Tuesday, May 23, 2017
That Wonder of a Teacher ... 2
A few days ago, I posted a little bit about Mrs. Stella Rockwell, who was my fourth-grade teacher at Adams Elementary School (Enid, Oklahoma), 1953-54. I'd thought of her because Joyce and I were talking about how a teacher can read to a class of youngsters a book that they would, on their own, perhaps have a bit of trouble reading--or a lot of trouble. I was thinking specifically of Michael Chabon's 2002 YA novel, Summerland, which I had just finished, weeping at various places near the end. A baseball fantasy novel ... appropriate for our grandsons, 8 and 12?
And I recalled that Mrs Rockwell--one of the very best teachers I ever had, K-Ph.D.--had routinely read to us after recess each day--her way of calming us down, and, believe me, we needed calming down.
Outside recess was rough in my day. The playground was red dirt--the Oklahoma clay so close to the surface that when the dust storms came (and they still did come in my boyhood), the sky boiled red and pink. Along the highways, where unpaved country roads joined the main routes, you could see streaks of red that the turning cars had left behind as they joined the traffic flow.
Anyway, back in the early 1950s no one seemed to worry about kids getting hurt on the playground--or playing stupid, even violent, games. I remember during one period, we boys (well, mostly boys) divided into "Confederates" and "Yankees," moved to opposite ends of the playground, and charged--battling right in the middle of the red. As far as I can remember, that was the only time that the playground supervisors (teachers) ever stopped us--but only after a few days of delightful mayhem.
Broken scabs and leaking wounds were common, after recess. And we all--especially in the fall and the spring--were perspiring heavily. This was north-central Oklahoma. No schools had air-conditioning. We didn't have it at home; neither did any of my friends. Just the movie theaters, all of which had signs out on the street that said: It's Cool Inside! And it was.
So ... on those hot fall and spring days (when it could reach 100) we sat and sweated and maybe even bled at our desks while our teachers tried to settle us down.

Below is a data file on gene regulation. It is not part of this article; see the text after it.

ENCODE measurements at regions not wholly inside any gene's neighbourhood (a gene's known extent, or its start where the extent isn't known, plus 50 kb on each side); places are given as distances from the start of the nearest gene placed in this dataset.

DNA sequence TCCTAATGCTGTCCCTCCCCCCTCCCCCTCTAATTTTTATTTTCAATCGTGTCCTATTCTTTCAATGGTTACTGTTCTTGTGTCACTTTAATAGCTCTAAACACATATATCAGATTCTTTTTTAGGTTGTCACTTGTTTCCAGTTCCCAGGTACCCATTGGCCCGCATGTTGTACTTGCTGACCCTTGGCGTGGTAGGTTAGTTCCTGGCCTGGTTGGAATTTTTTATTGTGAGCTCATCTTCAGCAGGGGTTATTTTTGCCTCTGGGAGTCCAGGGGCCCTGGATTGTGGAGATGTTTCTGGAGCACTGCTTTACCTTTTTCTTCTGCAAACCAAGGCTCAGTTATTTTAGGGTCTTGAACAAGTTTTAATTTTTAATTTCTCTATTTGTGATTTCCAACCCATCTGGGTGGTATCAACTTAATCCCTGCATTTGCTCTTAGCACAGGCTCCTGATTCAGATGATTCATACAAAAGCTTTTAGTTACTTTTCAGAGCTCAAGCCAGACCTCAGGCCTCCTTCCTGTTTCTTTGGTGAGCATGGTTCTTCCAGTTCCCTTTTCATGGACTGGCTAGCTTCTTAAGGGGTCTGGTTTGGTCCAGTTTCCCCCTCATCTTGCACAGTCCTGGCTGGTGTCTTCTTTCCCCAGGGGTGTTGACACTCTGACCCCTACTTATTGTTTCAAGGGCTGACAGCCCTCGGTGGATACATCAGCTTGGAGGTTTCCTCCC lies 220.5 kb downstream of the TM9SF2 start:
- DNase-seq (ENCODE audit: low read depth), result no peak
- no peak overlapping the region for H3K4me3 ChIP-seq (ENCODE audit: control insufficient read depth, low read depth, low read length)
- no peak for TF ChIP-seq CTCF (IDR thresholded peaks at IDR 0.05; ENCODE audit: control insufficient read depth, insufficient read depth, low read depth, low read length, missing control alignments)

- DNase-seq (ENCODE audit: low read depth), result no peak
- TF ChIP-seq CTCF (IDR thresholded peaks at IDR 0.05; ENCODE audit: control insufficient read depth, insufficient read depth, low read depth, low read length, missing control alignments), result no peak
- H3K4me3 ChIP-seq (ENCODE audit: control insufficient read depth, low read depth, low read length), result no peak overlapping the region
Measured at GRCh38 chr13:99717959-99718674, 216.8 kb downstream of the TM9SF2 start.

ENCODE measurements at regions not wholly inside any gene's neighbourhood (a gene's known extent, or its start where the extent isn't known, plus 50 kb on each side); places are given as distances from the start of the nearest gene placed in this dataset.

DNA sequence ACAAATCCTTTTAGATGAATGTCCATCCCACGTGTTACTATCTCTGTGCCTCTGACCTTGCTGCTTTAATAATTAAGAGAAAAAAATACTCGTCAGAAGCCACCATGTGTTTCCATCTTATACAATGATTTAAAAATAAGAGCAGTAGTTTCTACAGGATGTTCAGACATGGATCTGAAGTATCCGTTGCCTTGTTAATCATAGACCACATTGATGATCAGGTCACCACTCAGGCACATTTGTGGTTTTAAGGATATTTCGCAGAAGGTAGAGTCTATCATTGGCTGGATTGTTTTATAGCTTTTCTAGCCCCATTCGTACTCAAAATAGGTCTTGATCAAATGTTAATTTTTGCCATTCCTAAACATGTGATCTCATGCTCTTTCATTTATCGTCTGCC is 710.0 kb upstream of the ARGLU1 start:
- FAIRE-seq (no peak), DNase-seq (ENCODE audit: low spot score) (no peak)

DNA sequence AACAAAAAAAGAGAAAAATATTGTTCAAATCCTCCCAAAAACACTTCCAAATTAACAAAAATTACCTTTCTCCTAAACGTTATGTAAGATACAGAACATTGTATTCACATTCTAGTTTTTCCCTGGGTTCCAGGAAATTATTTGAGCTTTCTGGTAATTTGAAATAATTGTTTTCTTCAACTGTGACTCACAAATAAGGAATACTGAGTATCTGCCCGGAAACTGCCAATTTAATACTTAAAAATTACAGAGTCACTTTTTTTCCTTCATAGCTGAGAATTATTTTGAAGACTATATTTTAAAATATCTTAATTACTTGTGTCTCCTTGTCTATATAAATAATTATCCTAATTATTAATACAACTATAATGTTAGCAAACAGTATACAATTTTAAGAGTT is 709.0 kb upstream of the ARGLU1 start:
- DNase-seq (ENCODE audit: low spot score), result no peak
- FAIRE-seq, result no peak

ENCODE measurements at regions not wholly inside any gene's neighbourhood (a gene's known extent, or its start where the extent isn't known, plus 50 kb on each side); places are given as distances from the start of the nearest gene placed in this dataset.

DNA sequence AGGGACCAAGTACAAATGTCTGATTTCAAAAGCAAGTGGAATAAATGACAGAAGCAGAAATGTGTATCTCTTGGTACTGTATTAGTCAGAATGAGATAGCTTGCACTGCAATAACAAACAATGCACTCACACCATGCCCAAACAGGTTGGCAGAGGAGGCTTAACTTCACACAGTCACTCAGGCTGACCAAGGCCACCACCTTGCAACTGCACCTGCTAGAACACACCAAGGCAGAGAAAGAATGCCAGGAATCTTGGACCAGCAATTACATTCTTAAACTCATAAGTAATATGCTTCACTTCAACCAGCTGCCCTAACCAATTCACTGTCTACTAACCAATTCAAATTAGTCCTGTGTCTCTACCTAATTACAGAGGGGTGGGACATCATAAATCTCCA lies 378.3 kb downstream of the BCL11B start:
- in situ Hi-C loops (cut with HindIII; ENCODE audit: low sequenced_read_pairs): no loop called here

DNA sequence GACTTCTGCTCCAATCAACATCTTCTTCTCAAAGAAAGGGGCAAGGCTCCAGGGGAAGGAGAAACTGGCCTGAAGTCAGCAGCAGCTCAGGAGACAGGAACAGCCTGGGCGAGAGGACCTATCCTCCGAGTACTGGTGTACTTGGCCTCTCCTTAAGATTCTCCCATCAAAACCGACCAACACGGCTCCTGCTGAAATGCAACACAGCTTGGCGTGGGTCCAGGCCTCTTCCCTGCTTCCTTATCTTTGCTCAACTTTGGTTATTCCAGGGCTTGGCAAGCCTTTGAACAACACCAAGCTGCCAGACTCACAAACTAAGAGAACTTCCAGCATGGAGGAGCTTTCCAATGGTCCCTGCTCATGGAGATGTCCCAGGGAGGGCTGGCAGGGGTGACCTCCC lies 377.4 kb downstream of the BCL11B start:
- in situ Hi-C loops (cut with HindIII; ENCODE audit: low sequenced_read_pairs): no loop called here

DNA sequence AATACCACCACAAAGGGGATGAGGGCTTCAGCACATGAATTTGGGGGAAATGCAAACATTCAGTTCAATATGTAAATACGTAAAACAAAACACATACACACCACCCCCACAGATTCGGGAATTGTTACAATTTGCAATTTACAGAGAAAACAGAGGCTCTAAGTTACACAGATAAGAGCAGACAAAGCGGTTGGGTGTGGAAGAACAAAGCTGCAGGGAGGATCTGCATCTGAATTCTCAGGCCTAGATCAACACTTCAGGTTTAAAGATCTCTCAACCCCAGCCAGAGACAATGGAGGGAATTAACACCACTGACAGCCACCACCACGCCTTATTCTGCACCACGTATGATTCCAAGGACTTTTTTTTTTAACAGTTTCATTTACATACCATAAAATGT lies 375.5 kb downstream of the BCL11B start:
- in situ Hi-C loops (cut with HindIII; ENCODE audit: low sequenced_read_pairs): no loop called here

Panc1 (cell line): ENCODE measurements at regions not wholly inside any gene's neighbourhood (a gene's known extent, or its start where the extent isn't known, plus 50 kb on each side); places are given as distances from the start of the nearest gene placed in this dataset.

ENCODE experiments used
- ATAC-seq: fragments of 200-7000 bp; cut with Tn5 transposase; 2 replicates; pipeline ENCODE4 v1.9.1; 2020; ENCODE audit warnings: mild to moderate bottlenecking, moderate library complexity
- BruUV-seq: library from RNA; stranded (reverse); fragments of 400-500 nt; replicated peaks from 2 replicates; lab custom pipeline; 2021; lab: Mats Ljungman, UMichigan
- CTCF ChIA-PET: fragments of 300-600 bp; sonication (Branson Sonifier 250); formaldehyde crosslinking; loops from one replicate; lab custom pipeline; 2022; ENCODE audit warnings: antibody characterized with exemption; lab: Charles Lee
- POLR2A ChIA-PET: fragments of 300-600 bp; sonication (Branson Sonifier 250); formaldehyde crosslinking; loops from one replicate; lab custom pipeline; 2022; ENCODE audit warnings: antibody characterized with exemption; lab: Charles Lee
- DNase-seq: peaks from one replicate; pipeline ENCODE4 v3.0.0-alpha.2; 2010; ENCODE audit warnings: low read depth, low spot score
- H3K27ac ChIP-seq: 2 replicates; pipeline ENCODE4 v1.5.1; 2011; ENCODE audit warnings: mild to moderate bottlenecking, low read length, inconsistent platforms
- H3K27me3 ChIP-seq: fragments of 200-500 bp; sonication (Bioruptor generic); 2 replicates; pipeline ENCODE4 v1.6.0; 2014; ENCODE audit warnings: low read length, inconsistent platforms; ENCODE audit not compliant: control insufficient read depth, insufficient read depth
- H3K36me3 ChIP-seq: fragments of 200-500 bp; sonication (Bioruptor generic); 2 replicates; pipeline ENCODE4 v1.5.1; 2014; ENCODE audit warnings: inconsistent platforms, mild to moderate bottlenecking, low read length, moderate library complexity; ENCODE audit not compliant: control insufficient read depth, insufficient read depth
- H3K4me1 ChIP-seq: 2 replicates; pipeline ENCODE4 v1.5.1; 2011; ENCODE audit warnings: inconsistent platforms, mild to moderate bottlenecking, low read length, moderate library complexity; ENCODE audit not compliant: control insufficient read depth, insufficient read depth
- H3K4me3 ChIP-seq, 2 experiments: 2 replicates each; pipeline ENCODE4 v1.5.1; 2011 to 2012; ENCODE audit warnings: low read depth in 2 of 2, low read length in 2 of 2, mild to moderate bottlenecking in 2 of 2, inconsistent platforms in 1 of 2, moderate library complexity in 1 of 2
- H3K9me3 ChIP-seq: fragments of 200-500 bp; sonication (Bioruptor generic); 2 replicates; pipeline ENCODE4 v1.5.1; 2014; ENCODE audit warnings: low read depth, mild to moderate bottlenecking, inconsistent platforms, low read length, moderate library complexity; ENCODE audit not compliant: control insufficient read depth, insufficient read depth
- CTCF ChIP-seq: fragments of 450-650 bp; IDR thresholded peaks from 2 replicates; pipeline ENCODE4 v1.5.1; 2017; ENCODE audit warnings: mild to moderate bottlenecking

Mrs. Rockwell knew how to do it. If we were "good" when we came in, she would read to us for, oh, fifteen or twenty minutes--until our perspiration dried, our wounds scabbed over.
I remember, very early that fall, she said she would read aloud to us from books we brought in. At home, we had a set of books--The Adventures of Tom Sawyer and Adventures of Huckleberry Finn. One was red (Tom, I think); the other, green. Both had some full-page illustrations, in color.
They next day I brought in Tom--and she read it to the class, praising me for such a fine selection. Those were the days, by the way, when praise from a teacher was not a cue to the bullies in the class (and there were a couple) to look for us after school for a little whup-ass.
And then--right afterward--I swept in with Huck, which she also read aloud to us--though, years later, when I read it myself, I realized she had done some judicious bowdlerizing for her nine-year-old listeners.
After she finished Huck, I brought in Tom Sawyer, Detective from my grandfather's complete Twain set (they lived only a few blocks away), but this time Mrs. Rockwell--being Mrs. Rockwell--said we should let someone else have a turn.
Someone brought in Black Beauty, which I steadfastly refused to listen to ... pouty little jerk, I know.
Anyway, those two Twain titles had a profound effect on me. My friend Pete Asplund (RIP), who lived only a couple of streets over, was similarly smitten, and we ran around on weekends pretending to be Tom and Huck, pretending that we'd shimmied down the drain pipe to join up and have our wild adventures, adventures which generally ended at the neighborhood J & J Grocery, where we bought a Grapette or an Orange Crush for a nickle.
There was a little patch of woods across from our house, and I remember Pete, on Saturday mornings, would show up there, early, and cry out like a crow in his fourth-grade soprano: Caw! Caw! Caw!--my signal to sneak out and have some Tom-and-Huck adventures. (My parents were probably relieved I was out of the house so early.)
Mrs. Rockwell, by the way, who was rather ... stout, would not permit us to use the word fat to describe a classmate or anyone else. She suggested pleasingly plump, which has some alliterative power, I grant you, but it's not a phrase I've had a lot of occasions to employ ... But I learned her lesson ...
To be continued ...